... sentiment or sentimentality
The other night, alone in deference to Christmas shopping, I aimlessly clicked the remote TV buttons up and down, looking for something interesting to watch. To my delight, 'As Good As It Gets' was being shown on the TNT channel. I was captivated the first time I saw it and settled myself in for another treat. It was even better watching the second time. I laughed myself silly, with a few tears, through most of it that left me wondering why I was so entranced by this movie.
The movie came out in 1997 and won best actor and actress with a nomination for best supporting actor. These were well-deserved, but I think that David Brooks equally deserves best director. Five years later, I still want to offer a few thoughts of my own about this marvelous film.
Sentiment, yes, sentimentality, never! This is an admonition for all fiction writers that may easily apply to film. The content of AGAIG (If I may) is packed with important contemporary themes. There is a single Mom (Carol Connelly/ Helen Hunt) living in an apartment with her chronically ill nine-year-old son, (Spencer/Jesse James) shared, also, with her single mother (Beverly/Shirley Knight). The lead character (Melvin Udall/Jack Nicholson) is a certifiable obsessive-compulsive with an ugly disposition as a way of defending against intimacy. Across the hall from Melvin, in his apartment, is a gay painter (Simon Bishop/Greg Kinnear) and Verdell, one of those little dogs that looks like the end of a mop, complete with big brown eyes, cinnamon coat, black whiskers and pug nose. Also, Simon has a black art dealer (Frank Sachs/Cuba Gooding, Jr.) to round out the main characters. There is a little of everything, physical illness, mental illness, race, homosexuality, mother of a confining sick child, also contending with her single mother who lives with Carol and Spencer.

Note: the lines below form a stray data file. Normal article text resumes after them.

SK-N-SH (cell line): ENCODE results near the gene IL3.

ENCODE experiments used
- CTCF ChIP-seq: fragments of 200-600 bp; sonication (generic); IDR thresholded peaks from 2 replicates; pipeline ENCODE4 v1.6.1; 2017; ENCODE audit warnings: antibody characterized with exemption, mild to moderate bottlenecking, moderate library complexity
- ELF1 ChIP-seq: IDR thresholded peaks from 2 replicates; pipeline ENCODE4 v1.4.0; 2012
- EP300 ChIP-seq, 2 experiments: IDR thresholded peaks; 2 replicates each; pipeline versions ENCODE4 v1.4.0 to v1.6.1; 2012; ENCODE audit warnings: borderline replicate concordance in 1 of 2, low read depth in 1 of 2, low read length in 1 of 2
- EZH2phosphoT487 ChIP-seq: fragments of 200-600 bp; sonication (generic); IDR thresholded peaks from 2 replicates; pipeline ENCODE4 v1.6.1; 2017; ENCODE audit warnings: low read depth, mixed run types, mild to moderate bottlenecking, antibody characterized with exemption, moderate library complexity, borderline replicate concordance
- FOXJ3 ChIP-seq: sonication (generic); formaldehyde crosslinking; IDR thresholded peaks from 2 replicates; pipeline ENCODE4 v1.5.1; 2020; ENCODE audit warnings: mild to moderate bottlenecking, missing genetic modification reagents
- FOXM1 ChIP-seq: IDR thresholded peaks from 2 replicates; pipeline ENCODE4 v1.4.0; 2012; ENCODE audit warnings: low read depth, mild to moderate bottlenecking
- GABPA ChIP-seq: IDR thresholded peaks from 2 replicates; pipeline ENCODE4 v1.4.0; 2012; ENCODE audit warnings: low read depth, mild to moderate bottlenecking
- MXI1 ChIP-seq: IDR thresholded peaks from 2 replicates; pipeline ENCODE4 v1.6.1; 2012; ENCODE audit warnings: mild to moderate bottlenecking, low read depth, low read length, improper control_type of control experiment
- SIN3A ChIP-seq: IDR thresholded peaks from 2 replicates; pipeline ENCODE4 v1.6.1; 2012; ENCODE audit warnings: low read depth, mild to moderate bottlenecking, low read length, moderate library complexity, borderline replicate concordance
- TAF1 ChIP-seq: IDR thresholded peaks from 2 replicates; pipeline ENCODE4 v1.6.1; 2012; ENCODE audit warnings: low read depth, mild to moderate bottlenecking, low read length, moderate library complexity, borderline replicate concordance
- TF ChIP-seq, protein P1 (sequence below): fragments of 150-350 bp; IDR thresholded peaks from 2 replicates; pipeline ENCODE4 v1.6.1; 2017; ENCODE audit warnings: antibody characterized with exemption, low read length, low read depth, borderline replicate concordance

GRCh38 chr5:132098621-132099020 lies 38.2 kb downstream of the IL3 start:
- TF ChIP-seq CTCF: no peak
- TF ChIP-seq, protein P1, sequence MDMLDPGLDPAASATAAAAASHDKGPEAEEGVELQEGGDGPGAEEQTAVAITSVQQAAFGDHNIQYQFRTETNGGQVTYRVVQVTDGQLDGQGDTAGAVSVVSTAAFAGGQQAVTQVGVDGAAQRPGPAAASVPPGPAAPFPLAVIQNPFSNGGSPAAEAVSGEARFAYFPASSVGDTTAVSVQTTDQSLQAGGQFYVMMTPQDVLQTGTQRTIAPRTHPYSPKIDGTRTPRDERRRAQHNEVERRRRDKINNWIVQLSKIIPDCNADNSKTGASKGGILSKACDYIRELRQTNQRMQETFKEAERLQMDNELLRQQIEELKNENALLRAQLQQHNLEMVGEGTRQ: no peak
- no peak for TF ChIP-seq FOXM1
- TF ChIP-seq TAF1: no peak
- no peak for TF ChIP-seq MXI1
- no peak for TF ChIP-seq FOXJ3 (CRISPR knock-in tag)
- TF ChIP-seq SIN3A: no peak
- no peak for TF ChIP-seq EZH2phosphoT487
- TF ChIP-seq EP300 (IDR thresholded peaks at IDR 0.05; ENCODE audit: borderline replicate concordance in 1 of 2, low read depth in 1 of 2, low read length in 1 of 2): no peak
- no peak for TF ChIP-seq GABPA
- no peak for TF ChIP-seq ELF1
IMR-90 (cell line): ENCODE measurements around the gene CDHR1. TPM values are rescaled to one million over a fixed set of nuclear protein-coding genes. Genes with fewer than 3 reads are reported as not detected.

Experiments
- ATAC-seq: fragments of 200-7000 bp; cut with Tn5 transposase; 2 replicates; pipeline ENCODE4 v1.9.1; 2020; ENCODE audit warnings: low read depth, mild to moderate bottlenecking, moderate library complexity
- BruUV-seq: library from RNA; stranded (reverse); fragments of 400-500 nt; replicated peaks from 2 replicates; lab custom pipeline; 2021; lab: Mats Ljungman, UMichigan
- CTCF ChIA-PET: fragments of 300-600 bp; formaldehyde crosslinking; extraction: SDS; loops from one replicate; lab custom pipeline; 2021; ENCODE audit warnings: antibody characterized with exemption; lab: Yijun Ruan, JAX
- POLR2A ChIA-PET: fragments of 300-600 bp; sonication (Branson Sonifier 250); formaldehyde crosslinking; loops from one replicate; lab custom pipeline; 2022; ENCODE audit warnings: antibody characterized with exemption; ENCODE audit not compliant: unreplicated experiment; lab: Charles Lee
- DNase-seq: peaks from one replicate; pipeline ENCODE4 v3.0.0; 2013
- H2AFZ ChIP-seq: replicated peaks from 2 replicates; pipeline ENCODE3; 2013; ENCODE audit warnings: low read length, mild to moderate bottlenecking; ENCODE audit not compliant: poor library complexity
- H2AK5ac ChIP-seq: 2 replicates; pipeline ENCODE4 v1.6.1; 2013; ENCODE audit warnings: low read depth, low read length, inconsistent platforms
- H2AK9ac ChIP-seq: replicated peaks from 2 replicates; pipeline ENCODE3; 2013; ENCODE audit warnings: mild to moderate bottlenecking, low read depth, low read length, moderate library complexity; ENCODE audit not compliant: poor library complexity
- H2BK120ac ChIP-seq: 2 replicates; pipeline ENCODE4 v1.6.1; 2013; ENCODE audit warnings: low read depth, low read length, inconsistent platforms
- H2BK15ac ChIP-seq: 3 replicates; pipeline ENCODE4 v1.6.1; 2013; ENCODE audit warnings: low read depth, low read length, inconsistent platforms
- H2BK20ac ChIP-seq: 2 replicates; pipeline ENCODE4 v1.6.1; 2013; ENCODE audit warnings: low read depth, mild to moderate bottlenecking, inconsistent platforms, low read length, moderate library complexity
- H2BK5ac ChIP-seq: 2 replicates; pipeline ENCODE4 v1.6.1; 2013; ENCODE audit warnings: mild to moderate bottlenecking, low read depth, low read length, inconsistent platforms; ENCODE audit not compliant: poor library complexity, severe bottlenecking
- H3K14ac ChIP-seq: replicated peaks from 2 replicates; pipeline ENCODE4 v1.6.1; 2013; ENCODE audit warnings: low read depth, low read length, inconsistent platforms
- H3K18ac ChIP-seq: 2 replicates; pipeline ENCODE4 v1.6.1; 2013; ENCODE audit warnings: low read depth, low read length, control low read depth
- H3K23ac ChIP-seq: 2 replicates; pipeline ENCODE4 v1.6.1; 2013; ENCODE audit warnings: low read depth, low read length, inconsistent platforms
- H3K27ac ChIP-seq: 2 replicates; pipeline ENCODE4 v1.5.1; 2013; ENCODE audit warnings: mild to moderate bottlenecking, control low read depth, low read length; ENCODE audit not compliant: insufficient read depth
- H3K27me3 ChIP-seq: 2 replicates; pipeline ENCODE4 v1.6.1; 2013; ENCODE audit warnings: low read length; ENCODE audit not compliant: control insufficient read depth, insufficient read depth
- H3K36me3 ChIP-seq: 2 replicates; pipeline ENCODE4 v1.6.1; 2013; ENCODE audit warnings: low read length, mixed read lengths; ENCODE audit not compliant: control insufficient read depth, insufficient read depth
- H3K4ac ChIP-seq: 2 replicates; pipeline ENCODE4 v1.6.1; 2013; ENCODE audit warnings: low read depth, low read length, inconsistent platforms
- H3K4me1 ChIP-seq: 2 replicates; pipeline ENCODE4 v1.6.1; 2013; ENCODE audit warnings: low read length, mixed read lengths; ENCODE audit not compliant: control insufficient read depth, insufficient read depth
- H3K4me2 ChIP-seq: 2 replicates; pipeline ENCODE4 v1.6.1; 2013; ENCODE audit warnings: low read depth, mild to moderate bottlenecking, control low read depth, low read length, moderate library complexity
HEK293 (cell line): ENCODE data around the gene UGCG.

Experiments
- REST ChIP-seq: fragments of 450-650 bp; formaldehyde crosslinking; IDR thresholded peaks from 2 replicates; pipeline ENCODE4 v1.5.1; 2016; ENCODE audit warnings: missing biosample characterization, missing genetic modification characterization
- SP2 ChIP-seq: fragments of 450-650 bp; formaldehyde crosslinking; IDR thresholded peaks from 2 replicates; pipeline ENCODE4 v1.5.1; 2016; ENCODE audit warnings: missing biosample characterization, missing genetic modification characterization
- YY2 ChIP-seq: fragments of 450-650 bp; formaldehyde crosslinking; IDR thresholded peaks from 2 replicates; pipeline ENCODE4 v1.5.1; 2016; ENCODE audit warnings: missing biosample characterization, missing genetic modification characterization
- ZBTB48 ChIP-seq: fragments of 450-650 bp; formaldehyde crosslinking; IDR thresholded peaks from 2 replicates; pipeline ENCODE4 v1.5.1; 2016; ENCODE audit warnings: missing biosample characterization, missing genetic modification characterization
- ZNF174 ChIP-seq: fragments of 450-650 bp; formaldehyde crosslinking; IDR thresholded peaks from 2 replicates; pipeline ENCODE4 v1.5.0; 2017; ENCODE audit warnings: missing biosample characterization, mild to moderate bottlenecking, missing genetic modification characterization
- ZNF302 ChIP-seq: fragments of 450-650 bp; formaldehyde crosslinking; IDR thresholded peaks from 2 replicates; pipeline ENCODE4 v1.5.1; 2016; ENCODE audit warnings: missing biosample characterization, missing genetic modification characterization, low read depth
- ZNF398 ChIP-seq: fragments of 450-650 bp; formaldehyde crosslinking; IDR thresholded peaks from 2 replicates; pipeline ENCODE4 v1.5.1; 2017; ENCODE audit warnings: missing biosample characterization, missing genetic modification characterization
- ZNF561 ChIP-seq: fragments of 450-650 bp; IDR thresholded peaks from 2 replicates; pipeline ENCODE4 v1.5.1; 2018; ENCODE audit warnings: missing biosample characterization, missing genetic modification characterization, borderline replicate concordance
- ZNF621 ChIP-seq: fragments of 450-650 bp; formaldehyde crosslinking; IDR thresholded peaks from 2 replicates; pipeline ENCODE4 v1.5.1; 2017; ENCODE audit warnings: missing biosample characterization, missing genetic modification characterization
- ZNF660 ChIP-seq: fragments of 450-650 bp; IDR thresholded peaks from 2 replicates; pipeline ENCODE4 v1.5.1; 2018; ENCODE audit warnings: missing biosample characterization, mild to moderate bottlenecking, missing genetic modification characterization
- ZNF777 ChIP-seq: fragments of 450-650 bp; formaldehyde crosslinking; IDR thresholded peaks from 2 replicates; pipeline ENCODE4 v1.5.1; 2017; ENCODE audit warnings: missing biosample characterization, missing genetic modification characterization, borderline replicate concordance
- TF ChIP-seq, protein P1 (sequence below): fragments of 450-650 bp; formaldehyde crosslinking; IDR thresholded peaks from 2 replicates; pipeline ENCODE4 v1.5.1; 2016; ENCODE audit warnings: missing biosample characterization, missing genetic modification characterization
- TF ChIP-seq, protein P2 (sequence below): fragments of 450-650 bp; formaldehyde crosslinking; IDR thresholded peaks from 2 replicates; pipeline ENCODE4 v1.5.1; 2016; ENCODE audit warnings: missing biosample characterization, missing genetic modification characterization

The story opens wherein Melvin successfully prevents Verdell from peeing on the wall by tossing him down the trash shoot. It’s not long before Simon’s male model and two of his thug friends bash Simon with his own hat rack, requiring hospitalization. Remembering how nasty Melvin was to Verdell, Frank, the art dealer, an imposing black man, insists that Melvin care for Verdell while Simon recuperates. Melvin, so pressured, reluctantly accepts Verdell. It is through this forced connection between Melvin and Verdell that we begin to learn that Melvin is capable of some degree of intimacy. Melvin saves the scraps of bacon for Verdell in a plastic bag from the restaurant where Carol, the waitress, as he calls her, serves him. Melvin ties Verdell outside of the restaurant to a hydrant from where they can see each other while he has his breakfast.
After breakfast, Melvin walks Verdell on a leash. As Melvin takes pains to step over the cracks in the pavement,to his amazement and delight, so, after a while, does Verdell. This is clearly far-fetched sentimentality to assume that Verdell is capable of such identification. When Melvin must return Verdell to Simon, he sits at his piano, alone, and tears fall onto his cheeks. That Melvin is capable of attachment gives credibility to the story as it goes along.
The central theme of the story is the relationship between Melvin and Carol the waitress. Later in the story he will introduce Carol to Simon by saying, “Carol the waitress, this is Simon the fag.” This device of using such obnoxious labels for persons has the effect of creating distance from human intimacy, the dynamic of OCD (Obsessive Compulsive Disorder) thought to be guilt, shame and unworthiness.
Under the throes of OCD, Melvin is captured by an insistent routine. It is essential that Carol the waitress wait on him for daily breakfast. When it turns out that Carol the waitress must discontinue work to stay near her ill son, Spencer. Melvin arranges and finances a special doctor to cure Spencer. At the urging of her mother, Carol accepts Melvin’s generous offer. As her mother says, “This is not just a string of pearls you can toss back.”
In one of the more powerful scenes in the story, Carol dresses and takes a bus to Melvin’s apartment building. She purposefully strides along; the viewer feels her urgency without knowing her intention. On her walk to his building, she is soaked with rain. As she approaches and knocks on Melvin’s door, she looks down and notices that her nipples have popped out through through her white, soaked tee shirt. Melvin opens the door to her as she clutches her arms in front of her chest. She steps in and drips on the floor. Melvin takes a towel and moves to wipe the floor that Carol, thinking it is intended for her, takes it in her hands. They spar back and forth at why Carol the waitress is there. At last, she blurts, “I will never, never ever have sex with you.” After a long pause Melvin says, looking down his nose at her, “We don’t open for sex shows until after 9:00 AM.” As Carol the waitress walks out of Melvin’s door Melvin says, “So you’ll be at work tomorrow, right?”